A Guided Tour of Casablanca

Trip Start May 04, 2011
Trip End Oct 08, 2012

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Flag of Morocco  ,
Saturday, May 21, 2011

The lack of sleep and exercise continued to take its toll. Good thing that we had arranged for a driver/guide today. We were craving some authentic culture and education about each experience we embarked on. Youssef, an exquisitely dressed gentleman arrived in his meticulous Mercedes to take us for the 9:00 AM tour of the Mosque. 8:45AM came and went, when we realized that Youssef was waiting for us at the other Ibis location. No problem, we would go to the 10:00AM tour and see a little more of the wealthy area around the Corniche in the interim. It turns out that Youssef is also an avid cyclist who rides an old aluminum Pinarello. We learned about the current king, who has ruled for 10 years already and is adored by the people. He seems to work very hard, unlike his father and is very hands on with the government. We also learned that the police are just as corrupt here as in Mexico. Proven by what happened next. Youssef made an illegal U-turn which after a run in with the "police," cost him 200Dh cash, a negotiated deal compared to the original 600Dh it would cost another citizen.

The Mosque was beyond impressive. With a minaret that measures 200 meters, and a structure that covers? in distance, you wouldn't believe that it was constructed in six years; completed in 2003 by 10,000 men working around the clock. With each ticket entry, people are are provided a plastic bag for their shoes; it is prohibited to wear shoes inside the mosque. The enormous salon fits 80,000 worshippers inside, with room for an additional 80,000 bodies outside. Every detail was more impressive than the first. The most outstanding was the impressive retractable roof top feature, along with chandeliers and massive electronic titanium doors. The craftsmanship of the wood carvings, marble fountains for the ablotion (a place to wash before prayer) and tile work, all made our head spin. The entire structure cost $800 million USD to construct and provides jobs for the 300 workers it takes to maintain it daily.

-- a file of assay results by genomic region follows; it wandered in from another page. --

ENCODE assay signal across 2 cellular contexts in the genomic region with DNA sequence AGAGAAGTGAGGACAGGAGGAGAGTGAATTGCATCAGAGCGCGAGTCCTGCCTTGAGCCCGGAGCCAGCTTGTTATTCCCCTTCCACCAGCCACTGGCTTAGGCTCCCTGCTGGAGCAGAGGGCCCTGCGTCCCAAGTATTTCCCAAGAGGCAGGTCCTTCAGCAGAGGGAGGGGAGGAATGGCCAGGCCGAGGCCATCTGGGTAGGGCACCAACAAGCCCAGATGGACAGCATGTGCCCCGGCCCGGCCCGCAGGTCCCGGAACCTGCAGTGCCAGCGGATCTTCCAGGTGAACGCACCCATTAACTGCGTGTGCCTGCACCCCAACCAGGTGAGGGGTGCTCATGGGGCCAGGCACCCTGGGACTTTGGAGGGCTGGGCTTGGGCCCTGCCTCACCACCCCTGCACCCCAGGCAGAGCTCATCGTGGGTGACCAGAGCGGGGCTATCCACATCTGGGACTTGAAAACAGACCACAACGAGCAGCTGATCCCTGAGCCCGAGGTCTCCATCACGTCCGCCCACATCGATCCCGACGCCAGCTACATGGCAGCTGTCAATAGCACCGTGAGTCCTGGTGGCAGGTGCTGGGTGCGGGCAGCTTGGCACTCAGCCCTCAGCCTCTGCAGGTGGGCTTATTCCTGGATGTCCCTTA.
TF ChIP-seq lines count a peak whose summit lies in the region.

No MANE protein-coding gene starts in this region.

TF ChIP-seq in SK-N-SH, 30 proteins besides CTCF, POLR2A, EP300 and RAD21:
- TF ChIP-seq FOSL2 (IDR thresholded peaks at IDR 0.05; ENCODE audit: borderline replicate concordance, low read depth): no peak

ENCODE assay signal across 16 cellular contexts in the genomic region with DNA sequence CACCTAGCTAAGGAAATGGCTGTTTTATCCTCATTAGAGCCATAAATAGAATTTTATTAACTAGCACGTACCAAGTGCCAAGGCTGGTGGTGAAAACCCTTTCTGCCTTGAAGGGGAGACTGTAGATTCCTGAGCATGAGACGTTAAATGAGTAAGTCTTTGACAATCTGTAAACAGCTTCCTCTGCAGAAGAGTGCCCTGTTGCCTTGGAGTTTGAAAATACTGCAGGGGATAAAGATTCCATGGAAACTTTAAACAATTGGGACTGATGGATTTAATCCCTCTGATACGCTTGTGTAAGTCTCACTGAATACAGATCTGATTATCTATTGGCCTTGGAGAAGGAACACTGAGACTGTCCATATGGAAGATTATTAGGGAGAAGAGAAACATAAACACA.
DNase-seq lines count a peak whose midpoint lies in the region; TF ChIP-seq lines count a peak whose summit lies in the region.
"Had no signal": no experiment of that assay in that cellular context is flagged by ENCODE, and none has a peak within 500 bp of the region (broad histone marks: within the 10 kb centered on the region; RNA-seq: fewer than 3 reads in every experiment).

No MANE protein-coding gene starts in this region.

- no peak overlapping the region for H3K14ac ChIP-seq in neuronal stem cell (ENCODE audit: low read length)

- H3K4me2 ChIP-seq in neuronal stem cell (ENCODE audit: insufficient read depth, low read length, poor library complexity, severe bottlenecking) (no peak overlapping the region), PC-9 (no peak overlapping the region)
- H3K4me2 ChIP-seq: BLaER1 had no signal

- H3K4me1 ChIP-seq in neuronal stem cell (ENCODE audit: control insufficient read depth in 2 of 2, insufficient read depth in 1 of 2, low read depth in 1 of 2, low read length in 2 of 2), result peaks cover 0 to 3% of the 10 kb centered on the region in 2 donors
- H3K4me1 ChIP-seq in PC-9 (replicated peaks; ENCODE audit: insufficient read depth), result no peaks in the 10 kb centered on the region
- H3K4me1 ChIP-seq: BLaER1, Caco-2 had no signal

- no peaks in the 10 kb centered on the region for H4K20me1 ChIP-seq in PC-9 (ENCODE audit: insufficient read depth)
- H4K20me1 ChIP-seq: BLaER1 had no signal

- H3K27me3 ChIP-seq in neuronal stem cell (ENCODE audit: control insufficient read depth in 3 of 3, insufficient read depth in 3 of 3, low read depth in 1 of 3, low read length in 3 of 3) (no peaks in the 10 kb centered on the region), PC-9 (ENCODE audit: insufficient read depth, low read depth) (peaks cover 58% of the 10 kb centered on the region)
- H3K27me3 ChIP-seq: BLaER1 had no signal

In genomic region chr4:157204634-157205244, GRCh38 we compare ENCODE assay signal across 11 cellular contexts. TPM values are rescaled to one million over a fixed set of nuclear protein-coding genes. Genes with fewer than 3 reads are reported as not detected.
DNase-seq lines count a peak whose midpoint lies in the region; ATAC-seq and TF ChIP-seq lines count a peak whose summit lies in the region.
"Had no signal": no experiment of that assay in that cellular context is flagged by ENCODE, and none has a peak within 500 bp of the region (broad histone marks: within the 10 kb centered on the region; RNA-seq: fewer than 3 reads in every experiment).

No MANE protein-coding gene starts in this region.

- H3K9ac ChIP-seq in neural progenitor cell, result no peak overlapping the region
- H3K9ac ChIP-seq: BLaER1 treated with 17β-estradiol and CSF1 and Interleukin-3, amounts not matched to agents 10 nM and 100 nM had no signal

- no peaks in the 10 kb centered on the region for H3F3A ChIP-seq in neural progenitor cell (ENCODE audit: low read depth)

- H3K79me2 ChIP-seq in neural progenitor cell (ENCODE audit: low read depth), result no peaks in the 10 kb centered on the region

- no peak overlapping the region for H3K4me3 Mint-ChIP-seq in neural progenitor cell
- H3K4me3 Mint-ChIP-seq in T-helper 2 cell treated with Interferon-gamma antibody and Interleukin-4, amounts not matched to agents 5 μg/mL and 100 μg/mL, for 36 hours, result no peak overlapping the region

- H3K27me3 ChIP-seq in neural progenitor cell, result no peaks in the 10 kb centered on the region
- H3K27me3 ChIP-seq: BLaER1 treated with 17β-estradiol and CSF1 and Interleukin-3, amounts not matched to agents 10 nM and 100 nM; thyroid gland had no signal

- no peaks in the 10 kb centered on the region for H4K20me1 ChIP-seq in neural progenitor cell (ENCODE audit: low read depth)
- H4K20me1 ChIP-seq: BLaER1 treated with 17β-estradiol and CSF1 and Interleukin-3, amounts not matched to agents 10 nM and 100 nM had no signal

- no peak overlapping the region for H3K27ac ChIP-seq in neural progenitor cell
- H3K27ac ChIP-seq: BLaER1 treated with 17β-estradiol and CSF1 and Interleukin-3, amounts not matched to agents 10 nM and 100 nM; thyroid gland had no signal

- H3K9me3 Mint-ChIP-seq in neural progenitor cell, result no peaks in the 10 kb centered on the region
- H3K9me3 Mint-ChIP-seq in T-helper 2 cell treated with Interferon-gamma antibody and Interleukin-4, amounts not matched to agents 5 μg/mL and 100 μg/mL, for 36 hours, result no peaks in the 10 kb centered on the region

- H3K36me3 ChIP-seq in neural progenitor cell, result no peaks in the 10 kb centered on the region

Following my list of what to do in Casablanca in 24 hours, Youssef proceeded to drop us off at the Villa des Arts, a contemporary exhibition hall which was currently featuring typical Moroccan dress for women designed by none other than, Yves Saint Laurent; there seems to be a theme here. Next stop was the Place de Houbbus to check out the main plaza and then time for lunch.

Youssef selected an authentic Moroccan restaurant with cushioned benches where I ordered a delicious vegetable puree soup and Lowell was super content eating a Pastille stuffed with chicken and almonds covered in powder sugar and cinnamon.

Our train doesn’t leave until 5:15PM but our time with Youssef ended at 2:00PM. So we spent the remainder of the afternoon in the hotel lobby, working on the internet. Another frustrating couple of hours, technology and I are not friends.

The four hour train ride to Fes was much more comfortable than our previous one. We had one row to ourselves, shared with three other men. I was able to stretch out and take a nap on Lowell’s leg and together we slept for a solid 1.5 hrs.  Just as we woke, we began to pass the miles and miles of green hills and agriculture.
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